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Nanoscale. 2019 Jan 23;11(4):1636-1646. doi: 10.1039/c8nr07730d.

Nanoparticle-based drug delivery via RBC-hitchhiking for the inhibition of lung metastases growth.

Author information

1
Moscow Institute of Physics and Technology, Dolgoprudny, Moscow Region, Russia. max.nikitin@phystech.edu and Shemyakin-Ovchinnikov Institute of Bioorganic Chemistry, Russian Academy of Sciences, Moscow, Russia and Lobachevsky State University of Nizhny Novgorod, Nizhny Novgorod, Russia and National Research Nuclear University MEPhI (Moscow Engineering Physics Institute), Moscow, Russia.
2
Moscow Institute of Physics and Technology, Dolgoprudny, Moscow Region, Russia. max.nikitin@phystech.edu and Shemyakin-Ovchinnikov Institute of Bioorganic Chemistry, Russian Academy of Sciences, Moscow, Russia.
3
Moscow Institute of Physics and Technology, Dolgoprudny, Moscow Region, Russia. max.nikitin@phystech.edu and Shemyakin-Ovchinnikov Institute of Bioorganic Chemistry, Russian Academy of Sciences, Moscow, Russia and National Research Nuclear University MEPhI (Moscow Engineering Physics Institute), Moscow, Russia.
4
Moscow Institute of Physics and Technology, Dolgoprudny, Moscow Region, Russia. max.nikitin@phystech.edu.
5
Lobachevsky State University of Nizhny Novgorod, Nizhny Novgorod, Russia.
6
Prokhorov General Physics, Institute of the Russian Academy of Sciences, Moscow, Russia and National Research Nuclear University MEPhI (Moscow Engineering Physics Institute), Moscow, Russia.
7
Shemyakin-Ovchinnikov Institute of Bioorganic Chemistry, Russian Academy of Sciences, Moscow, Russia and National Research Nuclear University MEPhI (Moscow Engineering Physics Institute), Moscow, Russia.
8
Moscow Institute of Physics and Technology, Dolgoprudny, Moscow Region, Russia. max.nikitin@phystech.edu and Shemyakin-Ovchinnikov Institute of Bioorganic Chemistry, Russian Academy of Sciences, Moscow, Russia and Prokhorov General Physics, Institute of the Russian Academy of Sciences, Moscow, Russia.

Abstract

Delivery of particle-based theranostic agents via their transportation on the surfaces of red blood cells, commonly referred to as RBC-hitchhiking, has historically been developed as a promising strategy for increasing the extremely poor blood circulation lifetime, primarily, of the large-sized sub-micron agents. Here, we show for the first time that RBC-hitchhiking can be extremely efficient for nanoparticle delivery and tumor treatment even in those cases when no circulation prolongation is observed. Specifically, we demonstrate that RBC-hitchhiking of certain small 100 nm particles, unlike that of the conventional sub-micron ones, can boost the delivery of non-targeted particles to lungs up to a record high value of 120-fold (and up to 40% of the injected dose). To achieve this remarkable result, we screened sub-200 nm nanoparticles of different sizes, polymer coatings and ΞΆ-potentials and identified particles with the optimal RBC adsorption/desorption behavior. Furthermore, we demonstrated that such RBC-mediated rerouting of particles to lungs can be used to fight pulmonary metastases of aggressive melanoma B16-F1. Our findings could change the general paradigm of drug delivery for cancer treatment with RBC-hitchhiking. It is not the blood circulation lifetime that is the key factor for nanoparticle efficiency, but rather the complexation of nanoparticles with the RBC. The demonstrated technology could become a valuable tool for development of new strategies based on small nanoparticles for the treatment of aggressive and small-cell types of cancer as well as other lung diseases.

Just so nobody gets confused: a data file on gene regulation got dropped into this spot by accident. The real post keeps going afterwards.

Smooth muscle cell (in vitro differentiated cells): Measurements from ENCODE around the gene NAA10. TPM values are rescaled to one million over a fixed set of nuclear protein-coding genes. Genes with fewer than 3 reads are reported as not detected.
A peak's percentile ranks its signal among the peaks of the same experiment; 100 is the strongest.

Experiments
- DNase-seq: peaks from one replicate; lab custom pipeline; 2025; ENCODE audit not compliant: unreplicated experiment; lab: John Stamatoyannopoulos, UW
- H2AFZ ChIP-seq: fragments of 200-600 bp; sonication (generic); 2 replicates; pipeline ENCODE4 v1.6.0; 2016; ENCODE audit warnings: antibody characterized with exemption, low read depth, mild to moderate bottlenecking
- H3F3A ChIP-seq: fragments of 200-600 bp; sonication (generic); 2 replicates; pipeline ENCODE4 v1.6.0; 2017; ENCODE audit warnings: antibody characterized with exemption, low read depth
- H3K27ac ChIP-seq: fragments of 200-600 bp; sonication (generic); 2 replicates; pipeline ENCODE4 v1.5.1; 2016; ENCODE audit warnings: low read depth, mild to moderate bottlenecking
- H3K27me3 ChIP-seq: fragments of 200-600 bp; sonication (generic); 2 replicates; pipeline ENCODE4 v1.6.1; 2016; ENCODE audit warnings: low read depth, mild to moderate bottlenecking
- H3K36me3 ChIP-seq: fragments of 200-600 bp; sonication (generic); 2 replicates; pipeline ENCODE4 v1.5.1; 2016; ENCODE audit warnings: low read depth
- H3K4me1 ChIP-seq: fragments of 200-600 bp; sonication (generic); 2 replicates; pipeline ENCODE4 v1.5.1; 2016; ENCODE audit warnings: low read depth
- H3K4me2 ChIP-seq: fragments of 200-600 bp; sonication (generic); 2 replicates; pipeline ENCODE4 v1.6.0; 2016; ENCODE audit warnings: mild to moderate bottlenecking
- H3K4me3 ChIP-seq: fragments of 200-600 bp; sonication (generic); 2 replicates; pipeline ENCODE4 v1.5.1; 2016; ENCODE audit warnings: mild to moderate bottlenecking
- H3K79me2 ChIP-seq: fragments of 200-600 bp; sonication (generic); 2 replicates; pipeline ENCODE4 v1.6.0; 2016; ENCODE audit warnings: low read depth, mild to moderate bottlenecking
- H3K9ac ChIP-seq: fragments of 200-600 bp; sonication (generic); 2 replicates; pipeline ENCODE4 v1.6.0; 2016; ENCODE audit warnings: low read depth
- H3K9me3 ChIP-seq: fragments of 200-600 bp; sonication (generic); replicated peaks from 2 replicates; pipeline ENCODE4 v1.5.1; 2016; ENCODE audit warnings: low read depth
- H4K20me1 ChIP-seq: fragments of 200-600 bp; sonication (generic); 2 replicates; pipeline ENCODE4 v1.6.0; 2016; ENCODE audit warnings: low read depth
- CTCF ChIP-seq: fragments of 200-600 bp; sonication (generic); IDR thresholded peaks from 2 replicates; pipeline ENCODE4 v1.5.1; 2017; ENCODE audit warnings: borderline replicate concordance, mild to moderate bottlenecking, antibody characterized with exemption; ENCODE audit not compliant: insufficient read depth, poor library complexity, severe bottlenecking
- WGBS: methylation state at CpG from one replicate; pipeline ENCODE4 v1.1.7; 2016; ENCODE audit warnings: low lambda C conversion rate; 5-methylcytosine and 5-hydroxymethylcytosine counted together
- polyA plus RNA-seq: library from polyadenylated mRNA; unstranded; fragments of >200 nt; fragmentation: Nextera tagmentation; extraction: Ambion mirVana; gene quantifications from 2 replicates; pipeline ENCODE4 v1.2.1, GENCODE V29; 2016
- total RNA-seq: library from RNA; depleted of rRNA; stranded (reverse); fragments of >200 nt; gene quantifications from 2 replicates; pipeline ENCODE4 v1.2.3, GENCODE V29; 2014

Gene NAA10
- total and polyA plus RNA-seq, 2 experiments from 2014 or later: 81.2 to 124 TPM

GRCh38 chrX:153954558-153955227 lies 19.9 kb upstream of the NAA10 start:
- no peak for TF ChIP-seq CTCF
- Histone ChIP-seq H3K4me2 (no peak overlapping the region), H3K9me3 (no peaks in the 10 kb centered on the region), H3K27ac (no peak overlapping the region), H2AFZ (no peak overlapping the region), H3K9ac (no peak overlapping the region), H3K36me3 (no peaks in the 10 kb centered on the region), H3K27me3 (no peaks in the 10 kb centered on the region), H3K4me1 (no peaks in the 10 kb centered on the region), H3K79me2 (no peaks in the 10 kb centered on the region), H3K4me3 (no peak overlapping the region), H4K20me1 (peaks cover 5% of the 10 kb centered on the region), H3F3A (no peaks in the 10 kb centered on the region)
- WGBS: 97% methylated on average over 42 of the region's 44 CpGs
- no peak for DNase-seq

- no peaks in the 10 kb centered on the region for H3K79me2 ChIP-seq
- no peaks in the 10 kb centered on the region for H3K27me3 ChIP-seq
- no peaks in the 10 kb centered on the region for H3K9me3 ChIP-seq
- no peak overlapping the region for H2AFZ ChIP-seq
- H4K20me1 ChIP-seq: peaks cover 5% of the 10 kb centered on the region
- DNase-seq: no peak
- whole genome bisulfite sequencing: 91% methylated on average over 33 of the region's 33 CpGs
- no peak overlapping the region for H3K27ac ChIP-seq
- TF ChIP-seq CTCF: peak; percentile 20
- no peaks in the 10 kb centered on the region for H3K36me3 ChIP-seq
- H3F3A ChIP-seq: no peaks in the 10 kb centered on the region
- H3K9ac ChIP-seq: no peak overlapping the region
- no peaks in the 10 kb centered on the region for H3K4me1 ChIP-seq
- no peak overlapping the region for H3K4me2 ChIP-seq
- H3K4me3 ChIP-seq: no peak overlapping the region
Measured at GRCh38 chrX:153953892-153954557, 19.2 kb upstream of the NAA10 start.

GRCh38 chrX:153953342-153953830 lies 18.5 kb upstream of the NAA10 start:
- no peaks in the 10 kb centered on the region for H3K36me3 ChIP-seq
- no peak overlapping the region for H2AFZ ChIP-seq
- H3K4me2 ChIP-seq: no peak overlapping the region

PMID:
30644955
DOI:
10.1039/c8nr07730d
[Indexed for MEDLINE]

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